- Unique life circumstance/challenges, such as financial need or overcoming obstacles
To apply, encourage your female students to complete the application found at www.kent.edu/womenscenter/scholarships.cfm and submit it to the Women’s Center by Feb. 11 at 5 p.m.
For more information, contact the Women’s Center at 330-672-9230.
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New Resources Offered to Scholars of Information and Religion
The Center for the Study of Information and Religion at Kent State University announces the release of two new resources for researchers in the area of information and religion: the Sermon Texts Posting Sites Index and the Sermon Content Review. Both resources were developed by CSIR primary researcher Dan Roland, Ph.D., assistant professor in Kent State’s School of Library and Information Science.
The Sermon Texts Posting Sites Index (STPSI) is a directory of blogs and congregational websites used by religious leaders for posting the text of their weekly sermons. In addition to site links, the directory includes the denominational affiliation and geographical location of each religious leader and the name of the congregation he or she serves.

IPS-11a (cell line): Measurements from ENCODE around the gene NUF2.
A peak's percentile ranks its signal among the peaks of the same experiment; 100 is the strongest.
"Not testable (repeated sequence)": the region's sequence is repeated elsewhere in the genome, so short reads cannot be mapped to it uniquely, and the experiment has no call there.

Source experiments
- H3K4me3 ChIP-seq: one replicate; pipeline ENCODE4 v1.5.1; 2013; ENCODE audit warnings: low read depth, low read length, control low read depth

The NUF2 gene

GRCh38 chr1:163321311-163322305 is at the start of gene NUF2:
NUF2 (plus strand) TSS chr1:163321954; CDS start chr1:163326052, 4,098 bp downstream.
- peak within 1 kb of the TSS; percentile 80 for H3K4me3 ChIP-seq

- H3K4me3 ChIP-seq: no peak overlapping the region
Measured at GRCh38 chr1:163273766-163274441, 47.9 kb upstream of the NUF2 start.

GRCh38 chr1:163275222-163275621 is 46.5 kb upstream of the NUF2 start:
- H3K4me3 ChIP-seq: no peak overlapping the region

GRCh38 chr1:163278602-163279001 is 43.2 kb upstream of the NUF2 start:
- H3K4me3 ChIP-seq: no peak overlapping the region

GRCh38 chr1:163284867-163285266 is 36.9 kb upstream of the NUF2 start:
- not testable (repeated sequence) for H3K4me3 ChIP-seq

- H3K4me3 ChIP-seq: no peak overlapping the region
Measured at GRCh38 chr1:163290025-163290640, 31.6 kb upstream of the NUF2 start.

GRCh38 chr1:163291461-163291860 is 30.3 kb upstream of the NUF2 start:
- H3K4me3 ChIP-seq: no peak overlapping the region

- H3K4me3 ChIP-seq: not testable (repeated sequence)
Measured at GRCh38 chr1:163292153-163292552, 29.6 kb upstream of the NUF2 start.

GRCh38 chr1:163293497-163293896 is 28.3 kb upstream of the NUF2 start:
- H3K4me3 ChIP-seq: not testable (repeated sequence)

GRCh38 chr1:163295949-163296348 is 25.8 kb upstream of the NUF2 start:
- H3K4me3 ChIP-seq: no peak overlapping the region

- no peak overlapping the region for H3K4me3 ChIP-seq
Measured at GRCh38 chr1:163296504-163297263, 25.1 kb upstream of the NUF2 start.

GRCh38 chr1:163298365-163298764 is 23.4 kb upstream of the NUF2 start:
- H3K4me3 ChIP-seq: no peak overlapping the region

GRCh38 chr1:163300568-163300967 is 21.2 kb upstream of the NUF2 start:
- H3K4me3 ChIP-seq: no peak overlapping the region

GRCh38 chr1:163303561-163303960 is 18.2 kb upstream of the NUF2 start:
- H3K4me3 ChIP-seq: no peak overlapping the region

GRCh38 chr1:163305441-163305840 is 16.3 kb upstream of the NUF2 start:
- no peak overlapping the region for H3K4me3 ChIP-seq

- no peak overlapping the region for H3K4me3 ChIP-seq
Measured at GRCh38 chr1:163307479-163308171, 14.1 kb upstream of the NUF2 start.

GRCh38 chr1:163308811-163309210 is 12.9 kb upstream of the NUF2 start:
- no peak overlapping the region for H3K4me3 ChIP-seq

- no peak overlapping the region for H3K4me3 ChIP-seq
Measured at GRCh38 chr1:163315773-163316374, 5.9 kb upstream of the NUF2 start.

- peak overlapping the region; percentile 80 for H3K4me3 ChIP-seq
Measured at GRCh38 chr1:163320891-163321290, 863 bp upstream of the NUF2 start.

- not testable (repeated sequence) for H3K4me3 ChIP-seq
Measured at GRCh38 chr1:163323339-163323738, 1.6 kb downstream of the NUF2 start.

STPSI currently links to more than 100 blogs and congregational websites, with new links added on a continuing basis. To be included in STPSI, a blog or congregational website must add full-text sermons on a weekly or near-weekly basis, and the sermons must be written by a religious leader serving the community of worship at which the sermon was originally delivered. Blogs and websites that feature only audio and/or video recordings of sermons will be included in the near future. Recommendations for links that meet the criteria can be sent to firstname.lastname@example.org. STPSI enables researchers to quickly and easily subscribe to the blog or link to the congregational websites and thus access a weekly sampling of sermon texts from around the country, by various denominational affiliations, geographic locations or particular dates.